What would you do if you were the pastor of an ordinary evangelical church and a member of your flock suddenly became the most controversial person on this planet? That is what happened to the Rev. Larry Kroon of Wasilla Bible Church when Gov. Sarah Palin of Alaska became the GOP nominee to be vice president. To say that all heckfire broke loose would be an understatement. Kroon's church was, quite literally, invaded by reporters from sea to shining sea and from, literally, all corners of the world.
The professionals showed up, of course. That would be the journalists who are experts at covering politics. After the first stage of hurricane Palin, Kroon realized that many or most of the reporters who were camped out on his church lawn had little or no interest in religion, his church or even the role that faith had played in Palin's life and career. Many didn't get it and they didn't want to.
But, later, he came to realize that many of the reporters he was dealing with were interested in the facts of the story, they did care about accuracy, they wanted to "get religion," if religion was truly a central part of the story. And -- duh -- religion was a pretty important factor in what was happening at Wasilla Bible Church. It helped to understand the language. It helped if a reporter didn't view Kroon and his flock through a strictly partisan, political lens.
After the madness ended, Kroon sat down with a friend of mine -- James Stamoolis, who is an educator and writer -- and tried to process what he had learned about the news media. The goal was to create a set of tips for clergy, tips on how to work with the press if you want to do so, or have to do so.
I wish I could link to that document, because I think religion-beat professionals would find it interesting. However, it's not online anywhere (yet). The key to the document is that Kroon came away with a profound respect for many of the journalists he met, while being highly critical of others. The key is trying to separate the journalists from the advocacy journalists, the pros who want information and the pros (or hacks) who want a soundbite that fits the story that is already written inside their heads.
With Palin's "Going Rogue" memoir hitting the streets, I contacted Stamoolis and then reached Kroon. I'll post a link to the Scripps Howard News Service column that resulted from that, as soon as one is available. But here are a few tips for religious leaders, drawn from Kroon's experience (and a bonus point that came out of our discussions):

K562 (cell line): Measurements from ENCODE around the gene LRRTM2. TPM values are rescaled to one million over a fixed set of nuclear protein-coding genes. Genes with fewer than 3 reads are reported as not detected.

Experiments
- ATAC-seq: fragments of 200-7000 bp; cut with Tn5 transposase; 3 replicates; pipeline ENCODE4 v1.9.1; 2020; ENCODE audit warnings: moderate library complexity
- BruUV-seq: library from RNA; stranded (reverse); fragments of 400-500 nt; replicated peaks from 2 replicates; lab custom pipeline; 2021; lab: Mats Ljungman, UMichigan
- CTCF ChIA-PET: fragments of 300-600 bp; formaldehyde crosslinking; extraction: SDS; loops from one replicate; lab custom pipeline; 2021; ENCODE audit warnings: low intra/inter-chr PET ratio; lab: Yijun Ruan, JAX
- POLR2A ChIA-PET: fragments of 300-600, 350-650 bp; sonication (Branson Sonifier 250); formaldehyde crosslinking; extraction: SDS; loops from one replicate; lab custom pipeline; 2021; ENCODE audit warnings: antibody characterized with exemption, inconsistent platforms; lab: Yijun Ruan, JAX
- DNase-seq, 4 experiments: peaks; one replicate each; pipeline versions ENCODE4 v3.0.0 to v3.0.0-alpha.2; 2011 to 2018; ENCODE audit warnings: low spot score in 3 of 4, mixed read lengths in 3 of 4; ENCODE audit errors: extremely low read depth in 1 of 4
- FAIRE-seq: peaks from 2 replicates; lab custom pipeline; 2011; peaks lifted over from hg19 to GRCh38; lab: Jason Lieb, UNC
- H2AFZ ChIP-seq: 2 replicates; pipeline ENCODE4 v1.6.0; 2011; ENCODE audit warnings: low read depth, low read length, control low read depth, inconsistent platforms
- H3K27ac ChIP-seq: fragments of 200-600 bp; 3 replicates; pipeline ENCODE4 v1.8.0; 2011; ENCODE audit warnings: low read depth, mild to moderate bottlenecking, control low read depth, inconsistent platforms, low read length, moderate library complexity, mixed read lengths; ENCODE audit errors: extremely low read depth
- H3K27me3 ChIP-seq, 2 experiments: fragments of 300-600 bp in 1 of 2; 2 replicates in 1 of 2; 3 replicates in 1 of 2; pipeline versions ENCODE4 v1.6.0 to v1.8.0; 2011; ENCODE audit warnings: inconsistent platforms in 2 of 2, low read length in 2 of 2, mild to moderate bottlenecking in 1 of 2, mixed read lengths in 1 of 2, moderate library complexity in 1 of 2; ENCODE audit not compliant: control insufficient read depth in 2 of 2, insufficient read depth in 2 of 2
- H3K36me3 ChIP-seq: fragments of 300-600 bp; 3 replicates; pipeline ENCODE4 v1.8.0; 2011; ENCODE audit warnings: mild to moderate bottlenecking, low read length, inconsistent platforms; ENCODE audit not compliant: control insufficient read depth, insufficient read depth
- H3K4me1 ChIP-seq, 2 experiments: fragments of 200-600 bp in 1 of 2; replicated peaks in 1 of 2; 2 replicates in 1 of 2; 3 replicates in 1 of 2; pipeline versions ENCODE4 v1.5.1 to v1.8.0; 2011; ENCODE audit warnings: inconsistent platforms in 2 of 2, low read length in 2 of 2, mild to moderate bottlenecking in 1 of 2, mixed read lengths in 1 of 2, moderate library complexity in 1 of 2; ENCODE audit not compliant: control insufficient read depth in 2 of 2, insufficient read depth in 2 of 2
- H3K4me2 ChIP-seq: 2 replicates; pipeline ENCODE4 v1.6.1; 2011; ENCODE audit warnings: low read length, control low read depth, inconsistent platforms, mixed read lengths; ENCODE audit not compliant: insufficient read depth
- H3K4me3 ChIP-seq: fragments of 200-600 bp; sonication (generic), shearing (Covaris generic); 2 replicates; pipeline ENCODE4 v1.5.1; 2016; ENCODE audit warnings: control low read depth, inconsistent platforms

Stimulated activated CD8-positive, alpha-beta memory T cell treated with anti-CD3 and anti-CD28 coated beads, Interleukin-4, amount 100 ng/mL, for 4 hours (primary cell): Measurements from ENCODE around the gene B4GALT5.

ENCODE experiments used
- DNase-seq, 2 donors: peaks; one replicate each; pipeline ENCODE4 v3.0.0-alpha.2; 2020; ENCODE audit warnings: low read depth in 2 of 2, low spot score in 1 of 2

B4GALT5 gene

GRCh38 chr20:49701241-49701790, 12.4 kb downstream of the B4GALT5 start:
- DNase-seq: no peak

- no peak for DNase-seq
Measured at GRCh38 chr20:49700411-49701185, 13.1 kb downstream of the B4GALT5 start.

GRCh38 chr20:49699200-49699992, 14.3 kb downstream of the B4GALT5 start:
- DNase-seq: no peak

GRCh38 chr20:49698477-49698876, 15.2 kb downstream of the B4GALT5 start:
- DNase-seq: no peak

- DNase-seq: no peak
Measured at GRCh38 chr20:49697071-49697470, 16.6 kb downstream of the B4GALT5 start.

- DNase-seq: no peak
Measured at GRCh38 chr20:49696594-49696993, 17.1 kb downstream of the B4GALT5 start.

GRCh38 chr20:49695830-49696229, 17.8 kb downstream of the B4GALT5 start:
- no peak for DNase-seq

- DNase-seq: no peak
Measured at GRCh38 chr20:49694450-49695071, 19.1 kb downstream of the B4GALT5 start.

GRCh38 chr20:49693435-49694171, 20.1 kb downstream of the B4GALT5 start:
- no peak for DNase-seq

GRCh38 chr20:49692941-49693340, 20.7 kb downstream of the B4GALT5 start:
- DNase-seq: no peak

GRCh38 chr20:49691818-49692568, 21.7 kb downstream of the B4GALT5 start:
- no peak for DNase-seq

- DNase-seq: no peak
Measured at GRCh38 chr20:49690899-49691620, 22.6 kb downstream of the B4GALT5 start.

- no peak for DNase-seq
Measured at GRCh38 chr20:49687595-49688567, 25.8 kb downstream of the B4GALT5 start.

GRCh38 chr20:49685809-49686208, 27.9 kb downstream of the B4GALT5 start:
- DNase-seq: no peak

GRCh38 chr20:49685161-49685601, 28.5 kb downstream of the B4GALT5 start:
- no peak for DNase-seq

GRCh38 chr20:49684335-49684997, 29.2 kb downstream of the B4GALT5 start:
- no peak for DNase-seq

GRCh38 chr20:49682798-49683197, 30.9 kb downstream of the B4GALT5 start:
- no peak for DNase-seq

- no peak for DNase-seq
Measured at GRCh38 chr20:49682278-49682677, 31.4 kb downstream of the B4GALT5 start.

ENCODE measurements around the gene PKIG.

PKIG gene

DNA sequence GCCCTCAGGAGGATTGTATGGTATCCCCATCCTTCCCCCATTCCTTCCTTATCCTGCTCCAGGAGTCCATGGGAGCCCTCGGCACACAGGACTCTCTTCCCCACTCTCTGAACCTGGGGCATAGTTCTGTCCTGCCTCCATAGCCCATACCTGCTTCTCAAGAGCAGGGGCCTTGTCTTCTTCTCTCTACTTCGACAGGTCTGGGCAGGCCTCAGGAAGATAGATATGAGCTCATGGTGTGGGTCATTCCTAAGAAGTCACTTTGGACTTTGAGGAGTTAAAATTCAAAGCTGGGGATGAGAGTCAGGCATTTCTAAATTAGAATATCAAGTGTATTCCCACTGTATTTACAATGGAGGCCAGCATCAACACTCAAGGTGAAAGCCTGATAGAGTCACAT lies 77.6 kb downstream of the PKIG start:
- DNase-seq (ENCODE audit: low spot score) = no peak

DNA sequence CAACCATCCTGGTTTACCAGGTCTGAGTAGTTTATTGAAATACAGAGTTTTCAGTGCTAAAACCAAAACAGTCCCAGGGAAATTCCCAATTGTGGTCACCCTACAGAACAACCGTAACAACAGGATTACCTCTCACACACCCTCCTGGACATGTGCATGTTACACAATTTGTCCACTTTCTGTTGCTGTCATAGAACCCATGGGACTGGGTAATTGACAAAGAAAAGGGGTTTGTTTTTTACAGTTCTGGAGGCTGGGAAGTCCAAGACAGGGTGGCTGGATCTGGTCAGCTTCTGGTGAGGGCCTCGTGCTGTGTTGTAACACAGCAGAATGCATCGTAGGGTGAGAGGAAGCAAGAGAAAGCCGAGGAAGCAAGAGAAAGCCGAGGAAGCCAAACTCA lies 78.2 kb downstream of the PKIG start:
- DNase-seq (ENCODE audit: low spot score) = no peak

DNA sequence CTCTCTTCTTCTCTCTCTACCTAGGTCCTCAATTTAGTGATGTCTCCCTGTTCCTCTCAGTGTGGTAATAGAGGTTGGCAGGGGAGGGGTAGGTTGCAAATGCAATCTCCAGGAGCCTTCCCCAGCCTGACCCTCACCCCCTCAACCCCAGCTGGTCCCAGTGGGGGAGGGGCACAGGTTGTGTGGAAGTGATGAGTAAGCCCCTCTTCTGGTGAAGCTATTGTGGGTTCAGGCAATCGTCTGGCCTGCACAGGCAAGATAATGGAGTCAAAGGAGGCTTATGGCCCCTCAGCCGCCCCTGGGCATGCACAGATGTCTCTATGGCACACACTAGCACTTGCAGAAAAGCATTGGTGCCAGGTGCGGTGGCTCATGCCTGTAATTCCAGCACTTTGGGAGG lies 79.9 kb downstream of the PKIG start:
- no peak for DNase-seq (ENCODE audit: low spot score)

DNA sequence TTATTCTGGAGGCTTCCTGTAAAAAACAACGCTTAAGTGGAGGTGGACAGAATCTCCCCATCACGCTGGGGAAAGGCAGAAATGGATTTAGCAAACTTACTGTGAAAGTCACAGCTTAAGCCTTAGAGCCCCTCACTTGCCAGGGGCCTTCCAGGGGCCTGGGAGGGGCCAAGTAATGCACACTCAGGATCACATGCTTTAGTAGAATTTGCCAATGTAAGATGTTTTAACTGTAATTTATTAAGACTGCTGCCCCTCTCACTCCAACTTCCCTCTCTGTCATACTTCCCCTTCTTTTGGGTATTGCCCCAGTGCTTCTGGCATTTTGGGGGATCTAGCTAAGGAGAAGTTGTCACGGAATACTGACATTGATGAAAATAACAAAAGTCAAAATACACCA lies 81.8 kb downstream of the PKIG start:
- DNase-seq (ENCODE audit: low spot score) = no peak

* Never accept an interview without confirming a reporter's identity and his or her current employer. Just because someone has written for the Associated Press doesn't mean that he isn't currently a blogger for PalinIsAWitch.org or something like that.
* Help reporters understand that private communications between clergy and the faithful are, in fact, privileged and guarded by the same kinds of laws that shield reporters and their sources.
* Keep contact information for community leaders -- such as telephone numbers and email addresses for church elders -- in a firewall-protected section of your congregation's website. Post contact information for staffers who are prepared to handle media requests in a timely manner.
* Ask if reporters or producers have experience covering religion news. Some journalists sincerely want factual information that will help them cover a story fairly and accurately, while others "are in a hurry and they simply want what they want. You may think you're helping them understand who you are and what you believe, but they just want a good quote and then they're moving on," said Kroon.
* It may help to post information about your denomination or tradition, including frequently asked questions about worship, media relations, how the congregation is governed and the meaning of unique terms (such as "born again" or "charismatic") that newcomers will encounter.
* Understand that a two-hour interview may be reduced to 20 seconds and that the journalist decides what goes in that soundbite. So avoid lectures and focus on the key points that you need to make to explain your congregation's point of view. It's also important to remember that silence is the reporter's problem, not your problem.
And, finally, here is one more tip that grew out of our discussions. Long-time GetReligion readers will recognize this, I think.
* In the Internet age, there is no reason that a pastor cannot -- as a condition for talking to a reporter -- insist on the right to record and transcribe an interview. That way, the professionals on sides of the transaction know that they are on the record and the results, if needed to clarify a point, can be posted online or emailed to a publisher.
Once again, let me stress that Kroon truly came to see the difference between tough, honest, but informed reporters and those who were simply bashing away, trying to work an agenda.
When you see the whole Scripps column, you'll see some of his quotes about that. In other words, Kroon decided that he is pro-journalism. He is pro-journalist. However, he is also profoundly aware that there are good journalists and there are very bad journalists and people who get caught in these kinds of media storms have to be careful, while they figure out who is who.